Myers Restaurant Supply named SEFA member company of the year.
Bradshaw and Hummer receive the Maynard Award for excellence.
Deal focuses on the Northeast.
For years now, if you were to ask most any member of the foodservice supply chain about some of their biggest challenges, they would include attracting and retaining top young talent and coming to terms with price pressures brought on by their arch nemesis, the internet.Read more...
Foodservice operators can choose from countless ways to manage labor resources. Here consultant Juan Martinez outlines the 10 key attributes any labor management system should have, regardless of how a restaurant approaches this all-important topic.Read more...
Government numbers show good restaurant sales in April. US Foods is getting antsy over delay in the Sysco merger but no quick decision is anticipated. Seattle operators struggle with minimum wage increase. YUM may divest its Chinese businesses. These stories and a lot more in This Week In Foodservice.Read more...
Members of the foodservice design project team rarely find themselves working from the same...
The Minnesota-based DSR accepted his award during FE&S' 2015 Dealer of the Year and Industry...
Bill Kelly is a 30-year veteran of the foodservice industry who began his career with Libbey Glass in 1980 as an account manager in Seattle and in 1981 was transferred to the Midwest. He founded his own manufacturer’s rep firm in Chicago in January of 1985 before relocating to Seattle in 1988. Currently Bill and his partners Jim and Dave Mincks run an independent manufacturers’ rep firm that covers the states of Washington, Oregon, Alaska, Montana, Idaho and Hawaii.
Bill Kelly: It has got to be the people I have met and the relationships I have been blessed to be a part of during my 30-plus years in the industry! No question — that has been the best part.
Bill Kelly: I don’t see myself retiring per se. We’re not going to sell our home, move to Florida and play golf three times a week. That’s almost like a death sentence to me. But I am really interested in doing more with my church and other charitable activities. I also want to make more time to be a better friend to those close to me. I’m looking to give back a little more. My priorities are different now that I have grandkids — I spend a certain amount of my time now caring for and being involved with them, and I really enjoy that.
Bill Kelly: As I mentioned, my wife Jane and I are active in our church. We’re very involved in small groups and helping out with youth ministry. We also prep for meals at an annual youth camp where we cook for 300 people. We’re financially involved with World Vision, but we’d like to be more active physically in global outreach, like doing more short-term mission projects. These projects aren’t so much about preaching to people as much as they are about digging wells and building houses, that sort of thing.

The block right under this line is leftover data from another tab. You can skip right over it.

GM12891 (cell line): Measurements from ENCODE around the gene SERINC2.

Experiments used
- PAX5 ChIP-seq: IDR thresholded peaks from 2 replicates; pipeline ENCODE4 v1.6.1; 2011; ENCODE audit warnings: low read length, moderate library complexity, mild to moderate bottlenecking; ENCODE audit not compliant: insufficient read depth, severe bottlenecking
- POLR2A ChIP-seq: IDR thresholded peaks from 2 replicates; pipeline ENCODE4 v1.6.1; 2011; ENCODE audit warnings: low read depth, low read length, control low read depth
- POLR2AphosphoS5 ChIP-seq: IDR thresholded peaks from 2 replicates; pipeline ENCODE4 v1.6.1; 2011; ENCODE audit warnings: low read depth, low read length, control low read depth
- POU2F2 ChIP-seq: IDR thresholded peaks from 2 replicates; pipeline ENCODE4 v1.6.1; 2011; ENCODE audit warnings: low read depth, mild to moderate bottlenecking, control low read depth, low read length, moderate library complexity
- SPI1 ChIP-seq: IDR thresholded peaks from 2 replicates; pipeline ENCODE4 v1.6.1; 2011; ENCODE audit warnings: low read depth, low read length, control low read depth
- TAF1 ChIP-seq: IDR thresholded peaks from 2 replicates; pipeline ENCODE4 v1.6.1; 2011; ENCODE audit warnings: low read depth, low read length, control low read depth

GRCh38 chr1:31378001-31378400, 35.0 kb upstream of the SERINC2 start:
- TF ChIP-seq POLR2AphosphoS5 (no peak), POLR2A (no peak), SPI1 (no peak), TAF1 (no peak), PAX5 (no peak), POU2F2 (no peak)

Bill Kelly: Well, I do spend a heck of a lot of time skydiving. For the last 18 years, since I started jumping at 41, I’ve done roughly 2,200 jumps. I’m also a tandem master so right now my main emphasis is taking other people jumping. I got into this because our oldest son was on leave from the army. He was in the 82nd Airborne Division and had jumped out of military planes and we sort of had a bet. We took a static-line class and that’s how it started. I just kept going back.
|Bill Kelly after one of his 2000+ skydiving jumps.|
Bill Kelly: And I get paid for it. That’s the interesting thing. But really, whatever money I get from this goes straight to the mortgage on our house. I like riding motorcycles, too. I’ve been doing more off-road motorcycling lately.
Bill Kelly: I do like to push the limits a little bit. But I’m constantly praying when I’m doing it!
Bill Kelly: That’s a hard question because there were many moments when I have felt good about what I do. But a huge highlight was being named by FE&S’ in 2007 as Top Achiever Manufacturer’s Rep. I remember the day Joe called me and I was blown away. What an honor.
Another thing I’m proud of, and this doesn’t have to do with my job, but I’m proud to still be married to my wife Jane after all these years. We’re coming up on 33 years and I think that for a long time she put up with a lot — raising three kids with me being gone often. I spent a lot of time working in the early days, maybe out of a fear of failure. But I’m glad we were able to get through that together.